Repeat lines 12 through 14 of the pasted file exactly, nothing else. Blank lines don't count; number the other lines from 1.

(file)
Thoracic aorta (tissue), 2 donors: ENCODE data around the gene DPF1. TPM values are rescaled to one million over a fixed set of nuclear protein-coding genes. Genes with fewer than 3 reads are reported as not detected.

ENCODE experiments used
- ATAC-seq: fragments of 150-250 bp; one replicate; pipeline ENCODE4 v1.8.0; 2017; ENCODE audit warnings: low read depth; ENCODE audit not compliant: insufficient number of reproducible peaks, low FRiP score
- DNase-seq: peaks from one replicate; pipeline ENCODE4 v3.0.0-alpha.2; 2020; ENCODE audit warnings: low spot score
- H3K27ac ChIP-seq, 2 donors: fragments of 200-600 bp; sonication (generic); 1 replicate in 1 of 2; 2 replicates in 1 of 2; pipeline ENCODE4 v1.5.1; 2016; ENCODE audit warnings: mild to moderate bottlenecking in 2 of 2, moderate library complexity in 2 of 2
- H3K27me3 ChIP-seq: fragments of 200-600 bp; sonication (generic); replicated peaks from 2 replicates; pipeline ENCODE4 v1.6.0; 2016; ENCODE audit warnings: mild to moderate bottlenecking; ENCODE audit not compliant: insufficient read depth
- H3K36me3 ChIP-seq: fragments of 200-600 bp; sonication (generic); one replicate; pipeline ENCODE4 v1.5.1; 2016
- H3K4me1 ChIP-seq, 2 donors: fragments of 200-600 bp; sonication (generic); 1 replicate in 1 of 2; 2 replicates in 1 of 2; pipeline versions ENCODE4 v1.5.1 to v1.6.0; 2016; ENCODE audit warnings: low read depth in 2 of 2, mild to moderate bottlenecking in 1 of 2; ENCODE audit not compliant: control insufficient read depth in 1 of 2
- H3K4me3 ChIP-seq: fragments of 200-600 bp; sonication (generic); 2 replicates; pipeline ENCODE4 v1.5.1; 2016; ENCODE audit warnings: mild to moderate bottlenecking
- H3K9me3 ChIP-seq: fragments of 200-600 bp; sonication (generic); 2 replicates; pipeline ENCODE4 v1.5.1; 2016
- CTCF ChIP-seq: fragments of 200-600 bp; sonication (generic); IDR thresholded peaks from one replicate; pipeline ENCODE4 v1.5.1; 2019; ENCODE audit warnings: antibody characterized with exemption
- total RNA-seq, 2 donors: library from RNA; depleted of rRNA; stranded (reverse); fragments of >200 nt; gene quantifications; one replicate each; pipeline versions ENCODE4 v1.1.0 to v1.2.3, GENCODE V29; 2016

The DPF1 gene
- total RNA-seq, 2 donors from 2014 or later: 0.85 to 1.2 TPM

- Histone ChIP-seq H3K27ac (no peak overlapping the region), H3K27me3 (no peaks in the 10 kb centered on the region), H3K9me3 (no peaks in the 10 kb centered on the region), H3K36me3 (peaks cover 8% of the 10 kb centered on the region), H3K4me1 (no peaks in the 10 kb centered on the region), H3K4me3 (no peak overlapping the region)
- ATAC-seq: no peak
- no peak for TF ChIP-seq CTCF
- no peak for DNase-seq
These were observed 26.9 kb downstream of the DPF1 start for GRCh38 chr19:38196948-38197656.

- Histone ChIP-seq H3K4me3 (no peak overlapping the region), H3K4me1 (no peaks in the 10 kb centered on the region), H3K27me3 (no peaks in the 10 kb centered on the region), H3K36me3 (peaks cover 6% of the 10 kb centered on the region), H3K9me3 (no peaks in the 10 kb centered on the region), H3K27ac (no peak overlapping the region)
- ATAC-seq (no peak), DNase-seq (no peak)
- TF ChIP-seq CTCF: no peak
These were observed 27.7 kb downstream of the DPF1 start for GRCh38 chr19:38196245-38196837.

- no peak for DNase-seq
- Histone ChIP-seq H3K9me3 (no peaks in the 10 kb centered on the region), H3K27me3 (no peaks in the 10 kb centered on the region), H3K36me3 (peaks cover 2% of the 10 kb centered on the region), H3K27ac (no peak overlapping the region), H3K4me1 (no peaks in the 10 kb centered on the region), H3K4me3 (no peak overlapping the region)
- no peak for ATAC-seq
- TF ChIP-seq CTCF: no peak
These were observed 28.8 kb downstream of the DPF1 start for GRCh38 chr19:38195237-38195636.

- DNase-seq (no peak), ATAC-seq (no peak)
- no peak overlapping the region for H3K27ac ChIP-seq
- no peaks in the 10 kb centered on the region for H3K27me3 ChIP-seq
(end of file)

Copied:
- total RNA-seq, 2 donors: library from RNA; depleted of rRNA; stranded (reverse); fragments of >200 nt; gene quantifications; one replicate each; pipeline versions ENCODE4 v1.1.0 to v1.2.3, GENCODE V29; 2016

The DPF1 gene
- total RNA-seq, 2 donors from 2014 or later: 0.85 to 1.2 TPM